Wall Street awoke from a midday snooze in the final hour of trading, surging to session highs and leading all three major averages to their biggest one-day percentage gains since 2011.
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Dow Jones Industrial Average surged 620 points, or 3.96% to 16285. The S&P 500 jumped 72 points, or 3.91% to 1940, while the Nasdaq soared 191 points, or 4.24% to 4697.
All 10 S&P 500 closed in positive territory with information technology leading the way, popping more than 5%.
It looks like the second time’s a charm for Wall Street.
The major averages took another stab at a rally on Wednesday and succeeded after strong gains from the prior session were completely wiped out in the final half hour of trading. With Wednesday’s gains, the Dow saw its third-biggest point gain in history.
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The late-day surge helped pull both the Nasdaq and S&P 500 out of correction territory, though just barely, while the Dow remains deeply rooted.
U.S. stock-market optimism flew in the face of a global sell off. Chinese equity markets extended a five-day losing streak despite the nation’s central bank announcing Tuesday that it would slash interest rates by 0.25%. Meanwhile the rest of the region was mixed. The Shanghai Composite fell 1.27%, while Hong Kong’s Hang Seng declined 1.52% and Japan’s Nikkei jumped 3.20%.
European equity markets resumed their fall after a one-day rally. The Euro Stoxx 50, which tracks large-cap companies in the eurozone, dropped 1.47%. The German Dax fell 1.29%, the French CAC 40 shed 1.40%, while the UK’s FTSE 100 declined 1.68%.
Clem Miller, portfolio manager at Wilmington Trust, said the mixed messages in the global markets is likely due to investors trying to recalibrate to changes in China and the looming decision on short-term interest rates from the Federal Reserve.
“The markets are taking a look at the overall picture and trying to decide whether this is only about China, or if it’s a broader issue and how much concern the Fed is. Data in the U.S. is looking generally positive, or at least a bulk of it is, and traders are trying to decide, too, whether there are more storm clouds ahead,” he said.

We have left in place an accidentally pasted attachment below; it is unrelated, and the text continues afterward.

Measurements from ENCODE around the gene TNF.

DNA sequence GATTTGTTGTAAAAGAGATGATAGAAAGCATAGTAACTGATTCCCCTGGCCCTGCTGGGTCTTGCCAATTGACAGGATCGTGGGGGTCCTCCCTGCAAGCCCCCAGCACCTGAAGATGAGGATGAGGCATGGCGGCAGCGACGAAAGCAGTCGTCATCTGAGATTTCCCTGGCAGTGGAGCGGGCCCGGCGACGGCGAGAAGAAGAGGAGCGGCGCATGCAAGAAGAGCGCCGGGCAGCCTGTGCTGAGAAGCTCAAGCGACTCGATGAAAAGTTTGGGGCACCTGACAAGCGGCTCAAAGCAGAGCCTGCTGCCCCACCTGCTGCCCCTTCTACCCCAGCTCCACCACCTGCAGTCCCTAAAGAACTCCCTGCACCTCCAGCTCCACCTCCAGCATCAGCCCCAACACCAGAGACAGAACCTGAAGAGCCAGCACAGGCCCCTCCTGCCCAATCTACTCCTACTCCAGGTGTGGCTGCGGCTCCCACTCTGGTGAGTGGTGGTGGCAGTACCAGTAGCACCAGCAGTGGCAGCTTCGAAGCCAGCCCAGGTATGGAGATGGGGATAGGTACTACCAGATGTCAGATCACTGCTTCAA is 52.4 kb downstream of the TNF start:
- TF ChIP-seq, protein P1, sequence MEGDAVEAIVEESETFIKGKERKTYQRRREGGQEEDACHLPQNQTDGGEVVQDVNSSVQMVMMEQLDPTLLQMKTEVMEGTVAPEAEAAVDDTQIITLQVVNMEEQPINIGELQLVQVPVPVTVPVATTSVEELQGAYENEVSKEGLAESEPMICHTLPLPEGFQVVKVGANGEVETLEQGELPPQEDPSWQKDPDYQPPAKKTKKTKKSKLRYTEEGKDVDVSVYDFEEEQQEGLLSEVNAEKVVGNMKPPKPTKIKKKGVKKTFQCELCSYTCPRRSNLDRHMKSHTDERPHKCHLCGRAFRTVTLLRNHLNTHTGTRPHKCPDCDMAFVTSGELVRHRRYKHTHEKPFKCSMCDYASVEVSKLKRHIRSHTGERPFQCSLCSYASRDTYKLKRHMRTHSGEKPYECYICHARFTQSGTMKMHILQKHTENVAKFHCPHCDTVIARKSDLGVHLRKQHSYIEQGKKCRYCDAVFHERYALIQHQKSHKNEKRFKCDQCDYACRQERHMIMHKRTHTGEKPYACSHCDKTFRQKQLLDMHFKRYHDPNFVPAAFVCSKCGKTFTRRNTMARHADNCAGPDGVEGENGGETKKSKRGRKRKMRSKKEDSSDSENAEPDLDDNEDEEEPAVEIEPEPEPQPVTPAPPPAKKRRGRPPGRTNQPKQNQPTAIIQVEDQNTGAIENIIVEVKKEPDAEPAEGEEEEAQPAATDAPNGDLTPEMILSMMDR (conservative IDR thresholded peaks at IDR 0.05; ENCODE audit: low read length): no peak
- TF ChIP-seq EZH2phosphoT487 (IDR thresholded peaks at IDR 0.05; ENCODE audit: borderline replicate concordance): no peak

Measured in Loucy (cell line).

No doubt the U.S. central bank’s movements are under a microscope, especially in America, where FOMC Vice Chairman William Dudley said at a press conference in New York that hiking short-term interest rates is “less compelling” than it was a few weeks ago, but it could become “more compelling” by the time of the FOMC’s September meeting.
Dudley also reiterated the Fed’s long-held view that it will remain dependent on economic data before finalizing a decision to raise rates. He acknowledged the recent volatility in the global financial markets, but said “short-term” volatility won’t have significant implications for continued economic recovery in the U.S., though a “large and prolonged” decline in the stock market could have an impact on U.S. outlook.
Durable goods data from the Commerce Department likely helped give those with a September rate-hike forecast more fuel. The July data showed orders for long-lasting manufactured goods rose 2% for the month, an unexpected gain from the 0.4% drop that was forecast. Excluding the volatile transportation component, orders rose 0.6%, surpassing the 0.4% expected gain. Orders from the prior month were also revised higher.
Looking a bit on the horizon, the data picture in the U.S. will become perhaps more clear on Thursday when the second reading on second-quarter GDP is released alongside pending home sales and weekly jobless claims data.
In commodities, global oil markets found more solid footing, though prices still remained nearly six-and-a-half year lows. U.S. crude declined 1.81% to $38.60 a barrel, while Brent, the international benchmark, shed 0.16% to $43.14 a barrel.
A major deal in the industry was announced on Wednesday when Schlumberger (SLB), one of the world’s largest oilfield services companies, said it will acquire oilfield-equipment maker Cameron International (CAM) for $14.8 billion. Shares of both companies jumped in pre-market trade.
Gold extended its decline from the prior session, falling 1.19% to $1,124 a troy ounce. Silver plunged 3.87% to $14.05 an ounce, while copper gave up 3.10% to $2.25 a pound.
The yield on the 10-year U.S. Treasury bond rose 0.023 percentage points to 2.156%.
In currencies, the U.S. dollar declined 0.05% against the Chinese yuan, while the euro continued to fall against the greenback, dropping 1.15%.